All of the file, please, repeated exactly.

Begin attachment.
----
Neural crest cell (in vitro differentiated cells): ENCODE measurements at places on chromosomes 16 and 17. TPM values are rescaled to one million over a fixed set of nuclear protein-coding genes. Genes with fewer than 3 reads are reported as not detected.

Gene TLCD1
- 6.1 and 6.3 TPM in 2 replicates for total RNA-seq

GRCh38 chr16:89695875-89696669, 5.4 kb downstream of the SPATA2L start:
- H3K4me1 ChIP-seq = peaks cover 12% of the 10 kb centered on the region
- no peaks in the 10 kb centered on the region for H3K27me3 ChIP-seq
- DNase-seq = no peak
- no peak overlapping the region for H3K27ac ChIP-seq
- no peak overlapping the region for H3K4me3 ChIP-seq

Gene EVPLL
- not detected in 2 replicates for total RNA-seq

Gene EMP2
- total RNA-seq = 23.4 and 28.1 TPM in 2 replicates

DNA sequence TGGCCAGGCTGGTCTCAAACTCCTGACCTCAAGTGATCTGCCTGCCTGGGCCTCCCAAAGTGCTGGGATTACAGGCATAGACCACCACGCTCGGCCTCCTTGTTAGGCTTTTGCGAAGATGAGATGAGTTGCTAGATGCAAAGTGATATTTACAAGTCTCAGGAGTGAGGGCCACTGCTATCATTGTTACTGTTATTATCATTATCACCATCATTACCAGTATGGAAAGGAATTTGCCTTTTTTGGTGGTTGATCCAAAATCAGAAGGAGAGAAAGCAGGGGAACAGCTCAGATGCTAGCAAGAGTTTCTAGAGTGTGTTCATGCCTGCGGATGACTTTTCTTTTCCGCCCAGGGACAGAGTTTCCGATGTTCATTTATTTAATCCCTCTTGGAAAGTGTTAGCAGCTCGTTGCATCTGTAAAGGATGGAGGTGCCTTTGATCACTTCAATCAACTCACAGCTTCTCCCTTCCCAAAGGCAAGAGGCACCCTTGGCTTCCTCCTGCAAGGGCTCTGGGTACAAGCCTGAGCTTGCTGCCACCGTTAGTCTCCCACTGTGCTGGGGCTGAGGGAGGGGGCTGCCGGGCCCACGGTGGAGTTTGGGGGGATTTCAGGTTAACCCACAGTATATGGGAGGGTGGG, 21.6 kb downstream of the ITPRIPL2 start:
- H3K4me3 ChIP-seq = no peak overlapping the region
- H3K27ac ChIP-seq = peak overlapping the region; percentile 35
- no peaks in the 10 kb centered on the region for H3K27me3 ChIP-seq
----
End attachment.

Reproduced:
Neural crest cell (in vitro differentiated cells): ENCODE measurements at places on chromosomes 16 and 17. TPM values are rescaled to one million over a fixed set of nuclear protein-coding genes. Genes with fewer than 3 reads are reported as not detected.

Gene TLCD1
- 6.1 and 6.3 TPM in 2 replicates for total RNA-seq

GRCh38 chr16:89695875-89696669, 5.4 kb downstream of the SPATA2L start:
- H3K4me1 ChIP-seq = peaks cover 12% of the 10 kb centered on the region
- no peaks in the 10 kb centered on the region for H3K27me3 ChIP-seq
- DNase-seq = no peak
- no peak overlapping the region for H3K27ac ChIP-seq
- no peak overlapping the region for H3K4me3 ChIP-seq

Gene EVPLL
- not detected in 2 replicates for total RNA-seq

Gene EMP2
- total RNA-seq = 23.4 and 28.1 TPM in 2 replicates

DNA sequence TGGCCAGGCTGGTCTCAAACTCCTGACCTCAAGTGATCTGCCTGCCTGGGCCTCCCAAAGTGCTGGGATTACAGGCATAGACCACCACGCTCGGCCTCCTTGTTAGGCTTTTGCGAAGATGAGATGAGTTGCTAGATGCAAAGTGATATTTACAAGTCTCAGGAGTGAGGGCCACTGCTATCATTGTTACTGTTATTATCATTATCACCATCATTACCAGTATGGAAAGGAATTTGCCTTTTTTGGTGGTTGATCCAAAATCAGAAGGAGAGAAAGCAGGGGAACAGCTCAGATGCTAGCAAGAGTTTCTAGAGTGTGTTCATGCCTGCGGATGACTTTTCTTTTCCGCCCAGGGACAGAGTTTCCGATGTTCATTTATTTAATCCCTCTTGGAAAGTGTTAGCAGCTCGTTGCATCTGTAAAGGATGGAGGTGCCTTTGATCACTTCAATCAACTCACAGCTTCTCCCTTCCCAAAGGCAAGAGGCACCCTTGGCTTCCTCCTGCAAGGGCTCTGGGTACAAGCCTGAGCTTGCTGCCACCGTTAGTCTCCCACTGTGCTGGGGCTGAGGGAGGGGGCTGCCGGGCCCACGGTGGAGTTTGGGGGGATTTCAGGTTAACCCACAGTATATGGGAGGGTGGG, 21.6 kb downstream of the ITPRIPL2 start:
- H3K4me3 ChIP-seq = no peak overlapping the region
- H3K27ac ChIP-seq = peak overlapping the region; percentile 35
- no peaks in the 10 kb centered on the region for H3K27me3 ChIP-seq